Early-onset dementia can be handled and treated easily with the help of community-based social groups, according to new UBC research.
The study, led by UBC nursing professor Alison Phinney, focused on an independently run program known as Paul's Club, which offers social and recreational activities three days a week out of a hotel in downtown Vancouver. Members range in age from mid-40s to late 60s.
"Of the estimated 1.4 million Canadians living with Alzheimer's and other forms of dementia by 2031, a few thousand in every major city will be diagnosed before age 65," noted Phinney.
The focus is on having fun, so dementia is rarely mentioned or discussed. The club runs from 10 a.m. to 4 p.m. to give members' families a break from caring from their loved ones.
Each day starts with morning coffee, often followed by chair yoga, a dance or other light workout before the group heads out for lunch and a walk in the neighbourhood. Ice cream at a local gelato shop caps off the day. While the club doesn't follow a strict schedule, the one constant is the group walk.
Linking arms or holding hands with the Levys or club volunteers, members stroll in groups of twos or threes, stopping frequently to admire the scenery or talk to other people. "By observing and talking to the members, we found that walking in the neighbourhood and interacting with others kept them connected to the community," said Phinney, a researcher with Vancouver Coastal Health Research Institute.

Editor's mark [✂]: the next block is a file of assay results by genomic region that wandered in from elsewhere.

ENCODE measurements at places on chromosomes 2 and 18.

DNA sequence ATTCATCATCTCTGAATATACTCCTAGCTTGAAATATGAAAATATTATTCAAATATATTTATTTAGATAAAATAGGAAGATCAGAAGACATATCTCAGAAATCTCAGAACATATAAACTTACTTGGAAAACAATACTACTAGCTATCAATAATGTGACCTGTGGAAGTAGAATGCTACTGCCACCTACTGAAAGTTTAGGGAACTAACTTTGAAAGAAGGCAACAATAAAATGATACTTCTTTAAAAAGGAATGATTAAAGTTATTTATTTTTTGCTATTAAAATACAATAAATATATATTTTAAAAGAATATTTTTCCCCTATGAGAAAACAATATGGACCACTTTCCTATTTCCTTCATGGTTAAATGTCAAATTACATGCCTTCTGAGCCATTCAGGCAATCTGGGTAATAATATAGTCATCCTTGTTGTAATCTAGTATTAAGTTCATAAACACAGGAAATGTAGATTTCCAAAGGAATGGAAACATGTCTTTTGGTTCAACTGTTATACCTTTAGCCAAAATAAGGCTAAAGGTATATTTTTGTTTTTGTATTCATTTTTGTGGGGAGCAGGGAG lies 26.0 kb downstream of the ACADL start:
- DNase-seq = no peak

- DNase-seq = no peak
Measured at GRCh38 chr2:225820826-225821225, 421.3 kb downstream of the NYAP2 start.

"They felt that they still belonged--something that wouldn't have been possible had they stayed at home." The Levys founded the club following the death of a beloved brother-in-law as a result of early-onset dementia. They saw a need for services for younger people with dementia as most programs are suitable for older people, and very few are targeted to those with dementia.
"Young-onset dementia is incredibly challenging because they're still fairly active and healthy and suddenly they're no longer able to work," said Phinney. "Being part of the club keeps them busy and healthy and gives their family respite, making it more feasible for members to stay at home longer." Phinney's research is funded by the Alzheimer's Society of Canada. Its next stage will examine a more traditional adult day program for older people, including some living with dementia.